Strange Stories Of Colonial Days - Part 3

Part 3



A Young Hero of Hadley who Fought at Turner's Falls in 1676

Though the Indians of New England were for many years vastly superior in numbers to the white men, they were never wholly united, and their cowardice and lack of discipline were weaknesses for which their treachery and deceit could not compensate. The long conflict between the races culminated in 1675 in King Philip's War, when the wily Wampanoag sachem succeeded in forming a confederation, embracing nearly all the New England tribes, for a final desperate struggle.

It seemed for a time as though the combination might succeed. At the end of the summer the scattered settlements, and especially those along the Connecticut River, which formed the outposts of the colonies, were panic-stricken. Everywhere the savage allies had been victorious. A dozen towns had been attacked and burned, bands of soldiers had been cut off, and isolated murders without number had been committed. Prowling bands of Indians lurked about the stockaded towns, driving off cattle and rendering impossible the cultivation of the fields, so that the settlers were called upon to face starvation as well as the scalping-knife and tomahawk.

There was no meeting the Indians face to face, except by surprise. They fought from ambush, or by sudden a.s.sault on unprotected points, and would be gone before troops could be brought to the scene. The white men were unable to follow them without Indian allies, and they were slow to adapt themselves to the Indian mode of fighting. Flushed by their success, the confederates became overconfident, and grew to despise their clumsy opponents. In the spring of 1676 more than five thousand of them were encamped on the Connecticut River, twenty miles north of Hadley. Here they planted their corn and squashes, and amused themselves with councils, ceremonies, and feasts, boasting of what they had done and what they would do. They judged the white men by themselves, and did not suspect the iron courage and stubborn determination that were urging the people in the towns below them "to be out against the enemy." On the night of May 18th they indulged in a great feast, and after it was over, slept soundly in their bark lodges, all but the wary Philip, who, scenting danger, had withdrawn across the river.

On that same evening about two hundred and fifty men and boys gathered in Hadley street. Of this number fifty-six were soldiers from the garrisons of Hadley, Northampton, Springfield, Hatfield, and Westfield.

The rest were volunteers, among whom was Jonathan Wells, of Hadley, sixteen years old, whose adventures and miraculous escape have been preserved.

The party was under the command of Captain William Turner, and the expedition which it was about to undertake was inspired by a daring amounting to rashness. The plan was to attack the Indian camp, which contained four times their number of well-armed braves. Defeat meant death, or captivity and torture worse than death. The march began after nightfall so as not to attract the attention of the Indian scouts, and the little band made its way safely through swamps and forests, past the Indian outposts, and at daybreak arrived in the neighborhood of the camp. Here the horses were left under a small guard among the trees, while the men crept forward to the lodges of the enemy.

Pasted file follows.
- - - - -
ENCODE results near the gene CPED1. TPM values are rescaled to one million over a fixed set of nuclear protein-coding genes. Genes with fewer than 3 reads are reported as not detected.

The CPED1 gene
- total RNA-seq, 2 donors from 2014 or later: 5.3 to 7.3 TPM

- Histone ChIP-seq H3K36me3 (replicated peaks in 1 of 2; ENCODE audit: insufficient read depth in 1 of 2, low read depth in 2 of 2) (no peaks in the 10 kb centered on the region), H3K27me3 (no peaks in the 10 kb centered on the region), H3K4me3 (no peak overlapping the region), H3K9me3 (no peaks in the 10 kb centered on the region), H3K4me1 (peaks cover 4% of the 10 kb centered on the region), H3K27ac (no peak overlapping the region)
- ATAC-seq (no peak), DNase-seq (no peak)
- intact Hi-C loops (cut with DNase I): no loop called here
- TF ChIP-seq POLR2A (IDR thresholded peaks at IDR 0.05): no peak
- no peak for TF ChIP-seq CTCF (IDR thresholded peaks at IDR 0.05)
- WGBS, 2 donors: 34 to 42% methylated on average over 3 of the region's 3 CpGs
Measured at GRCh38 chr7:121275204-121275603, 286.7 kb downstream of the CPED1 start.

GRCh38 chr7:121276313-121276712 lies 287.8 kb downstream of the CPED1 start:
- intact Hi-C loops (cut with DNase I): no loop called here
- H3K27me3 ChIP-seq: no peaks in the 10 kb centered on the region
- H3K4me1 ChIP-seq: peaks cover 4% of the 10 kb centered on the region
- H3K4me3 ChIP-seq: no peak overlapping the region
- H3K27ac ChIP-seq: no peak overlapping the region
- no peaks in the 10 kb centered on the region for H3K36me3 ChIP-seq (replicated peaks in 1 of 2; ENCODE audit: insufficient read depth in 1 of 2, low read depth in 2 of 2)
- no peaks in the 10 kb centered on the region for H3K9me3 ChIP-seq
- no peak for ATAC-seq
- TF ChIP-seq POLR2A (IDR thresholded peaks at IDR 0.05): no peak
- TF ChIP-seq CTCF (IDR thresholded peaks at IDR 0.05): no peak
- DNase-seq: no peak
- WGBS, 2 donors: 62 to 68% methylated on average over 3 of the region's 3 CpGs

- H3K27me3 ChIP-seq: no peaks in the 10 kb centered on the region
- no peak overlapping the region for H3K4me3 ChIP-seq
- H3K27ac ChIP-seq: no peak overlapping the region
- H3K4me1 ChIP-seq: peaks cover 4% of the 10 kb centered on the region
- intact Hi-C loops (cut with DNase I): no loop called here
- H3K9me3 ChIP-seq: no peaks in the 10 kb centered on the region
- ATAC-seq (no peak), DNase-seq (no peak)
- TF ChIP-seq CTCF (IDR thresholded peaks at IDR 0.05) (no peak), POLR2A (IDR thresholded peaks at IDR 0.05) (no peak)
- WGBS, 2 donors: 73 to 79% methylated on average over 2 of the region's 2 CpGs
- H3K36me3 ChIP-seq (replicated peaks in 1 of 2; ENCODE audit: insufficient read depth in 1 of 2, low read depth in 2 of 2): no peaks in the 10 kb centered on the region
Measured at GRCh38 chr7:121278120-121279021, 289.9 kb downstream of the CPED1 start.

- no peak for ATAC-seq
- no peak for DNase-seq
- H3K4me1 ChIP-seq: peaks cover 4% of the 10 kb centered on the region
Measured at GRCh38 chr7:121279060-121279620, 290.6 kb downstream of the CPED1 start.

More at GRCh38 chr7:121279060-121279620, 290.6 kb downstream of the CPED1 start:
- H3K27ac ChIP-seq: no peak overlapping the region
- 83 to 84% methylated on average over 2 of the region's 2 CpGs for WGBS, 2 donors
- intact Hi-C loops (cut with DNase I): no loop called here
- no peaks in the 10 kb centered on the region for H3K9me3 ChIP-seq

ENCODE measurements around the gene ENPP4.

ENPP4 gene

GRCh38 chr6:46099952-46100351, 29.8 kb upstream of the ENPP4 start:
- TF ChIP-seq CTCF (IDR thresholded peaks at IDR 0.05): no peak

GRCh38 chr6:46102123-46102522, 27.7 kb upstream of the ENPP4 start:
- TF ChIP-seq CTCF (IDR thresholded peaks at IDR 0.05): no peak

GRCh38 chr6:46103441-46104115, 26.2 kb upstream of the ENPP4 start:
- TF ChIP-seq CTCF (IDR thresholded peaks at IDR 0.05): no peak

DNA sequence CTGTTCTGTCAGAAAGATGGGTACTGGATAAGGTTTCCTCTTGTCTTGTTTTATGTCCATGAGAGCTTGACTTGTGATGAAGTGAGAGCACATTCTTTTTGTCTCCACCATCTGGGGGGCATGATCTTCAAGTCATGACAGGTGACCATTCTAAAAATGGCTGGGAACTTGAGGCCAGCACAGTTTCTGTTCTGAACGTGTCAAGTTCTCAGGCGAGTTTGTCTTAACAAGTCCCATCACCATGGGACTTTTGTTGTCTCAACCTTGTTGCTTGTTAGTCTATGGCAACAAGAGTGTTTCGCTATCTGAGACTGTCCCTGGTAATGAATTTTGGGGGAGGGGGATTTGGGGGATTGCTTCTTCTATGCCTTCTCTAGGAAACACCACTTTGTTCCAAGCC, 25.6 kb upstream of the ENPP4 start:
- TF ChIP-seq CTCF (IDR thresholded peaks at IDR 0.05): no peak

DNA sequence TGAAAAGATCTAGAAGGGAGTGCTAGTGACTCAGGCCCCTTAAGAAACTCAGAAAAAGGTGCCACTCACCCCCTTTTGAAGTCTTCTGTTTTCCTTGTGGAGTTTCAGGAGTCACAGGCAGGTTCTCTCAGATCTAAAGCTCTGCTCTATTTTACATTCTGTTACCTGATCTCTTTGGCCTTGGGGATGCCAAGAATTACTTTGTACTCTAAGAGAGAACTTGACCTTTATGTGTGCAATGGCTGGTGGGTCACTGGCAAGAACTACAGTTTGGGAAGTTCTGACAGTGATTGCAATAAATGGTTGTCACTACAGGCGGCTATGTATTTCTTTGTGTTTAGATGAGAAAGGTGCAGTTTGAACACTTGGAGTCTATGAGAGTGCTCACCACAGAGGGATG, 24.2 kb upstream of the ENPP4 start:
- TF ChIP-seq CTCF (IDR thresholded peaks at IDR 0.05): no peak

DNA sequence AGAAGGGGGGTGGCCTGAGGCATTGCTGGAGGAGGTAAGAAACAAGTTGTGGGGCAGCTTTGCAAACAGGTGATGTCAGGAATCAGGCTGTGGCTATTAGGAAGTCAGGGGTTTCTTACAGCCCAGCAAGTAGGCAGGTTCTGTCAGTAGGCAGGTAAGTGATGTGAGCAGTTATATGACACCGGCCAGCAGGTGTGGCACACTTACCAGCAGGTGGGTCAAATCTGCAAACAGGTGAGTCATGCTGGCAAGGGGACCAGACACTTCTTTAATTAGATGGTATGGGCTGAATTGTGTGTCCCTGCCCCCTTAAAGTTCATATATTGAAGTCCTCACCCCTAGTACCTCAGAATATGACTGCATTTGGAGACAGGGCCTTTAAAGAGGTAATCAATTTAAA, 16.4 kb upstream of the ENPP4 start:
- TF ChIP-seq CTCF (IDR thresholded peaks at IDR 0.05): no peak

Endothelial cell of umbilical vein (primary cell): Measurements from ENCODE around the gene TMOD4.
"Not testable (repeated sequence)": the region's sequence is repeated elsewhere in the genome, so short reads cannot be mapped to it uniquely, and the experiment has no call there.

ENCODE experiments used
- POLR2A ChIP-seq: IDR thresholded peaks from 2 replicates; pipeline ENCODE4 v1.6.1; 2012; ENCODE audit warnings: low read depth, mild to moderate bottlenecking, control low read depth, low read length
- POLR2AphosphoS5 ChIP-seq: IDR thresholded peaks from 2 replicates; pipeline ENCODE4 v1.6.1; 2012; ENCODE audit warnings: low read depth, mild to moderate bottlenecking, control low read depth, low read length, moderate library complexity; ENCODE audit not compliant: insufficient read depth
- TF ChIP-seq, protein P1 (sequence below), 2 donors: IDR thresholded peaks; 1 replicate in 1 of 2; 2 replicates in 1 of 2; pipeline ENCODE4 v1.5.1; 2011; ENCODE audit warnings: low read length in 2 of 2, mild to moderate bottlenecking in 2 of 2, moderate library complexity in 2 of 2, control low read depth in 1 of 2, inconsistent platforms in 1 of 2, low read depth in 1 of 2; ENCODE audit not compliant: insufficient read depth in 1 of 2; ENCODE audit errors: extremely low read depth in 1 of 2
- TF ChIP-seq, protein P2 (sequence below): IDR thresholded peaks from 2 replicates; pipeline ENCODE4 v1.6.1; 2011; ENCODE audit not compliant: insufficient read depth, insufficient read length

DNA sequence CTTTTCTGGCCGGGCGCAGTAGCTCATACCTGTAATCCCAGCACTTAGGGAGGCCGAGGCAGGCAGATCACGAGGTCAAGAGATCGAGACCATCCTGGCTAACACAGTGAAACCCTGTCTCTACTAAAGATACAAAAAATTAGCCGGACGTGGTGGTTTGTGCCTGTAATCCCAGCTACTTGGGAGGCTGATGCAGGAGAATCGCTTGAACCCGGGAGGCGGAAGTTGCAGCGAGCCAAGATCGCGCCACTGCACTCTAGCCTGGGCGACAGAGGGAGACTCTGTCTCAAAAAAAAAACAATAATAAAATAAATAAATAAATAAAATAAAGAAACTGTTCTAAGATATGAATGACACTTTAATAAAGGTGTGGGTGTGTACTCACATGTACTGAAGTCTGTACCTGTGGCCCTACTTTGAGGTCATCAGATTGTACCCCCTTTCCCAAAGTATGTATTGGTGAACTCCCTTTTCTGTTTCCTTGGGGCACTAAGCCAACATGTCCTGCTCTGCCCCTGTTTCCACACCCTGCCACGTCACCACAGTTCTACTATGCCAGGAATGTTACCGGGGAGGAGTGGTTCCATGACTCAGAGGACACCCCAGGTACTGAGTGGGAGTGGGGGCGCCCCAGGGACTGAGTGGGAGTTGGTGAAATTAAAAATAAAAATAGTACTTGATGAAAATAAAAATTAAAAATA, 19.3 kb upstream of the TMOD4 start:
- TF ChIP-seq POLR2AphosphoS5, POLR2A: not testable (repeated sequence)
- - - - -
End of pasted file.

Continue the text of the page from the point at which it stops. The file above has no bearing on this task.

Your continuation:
The surprise was complete. The panic-stricken savages, crying that the dreaded Mohawks were upon them, were shot down by scores, or, plunging into the river, were swept over the falls which now bear Captain Turner's name. The backbone of Philip's conspiracy was broken, and he himself was driven to begin soon afterwards the hunted wanderings which were to end in the fatal mora.s.s.

But the attacking party, though victorious, was not yet out of danger.

It was still heavily outnumbered by the surviving Indians. While the soldiers were destroying arms, ammunition, and food, or scattered in pursuit of the fleeing enemy, the warriors rallied, and opened fire upon them from under cover of the trees. Captain Turner became alarmed and ordered a retreat. The main body hastily mounted and plunged into the forest, seeking to shake off the cloud of savages who hung upon their flanks like a swarm of angry bees.

Young Jonathan was with a detachment of about twenty who were some distance up the river when the retreat began. They ran back to the horses and found their comrades gone. The Indians pressed upon them in numbers they could not hope to withstand. It was every man for himself.

In the confusion the boy kept his wits about him, and managed to find his horse. As he plunged forward under the branches three Indians levelled their pieces and fired. One shot pa.s.sed through his hair, another struck his horse, and the third entered his thigh, splintering the bone where it had been broken by a cart-wheel and never properly healed. He reeled, and would have fallen had he not clutched the mane of his horse. The Indians, seeing that he was wounded, pursued him, but he pointed his gun at them, and held them at bay until he was out of their reach. As he galloped on he heard a cry for help, and reining in his horse, regardless of the danger which encompa.s.sed him, found Stephen Belding, a boy of his own age, lying sorely wounded on the ground. He managed to pull him up behind, and they rode double until they overtook the party in advance. This brave act saved Belding's life.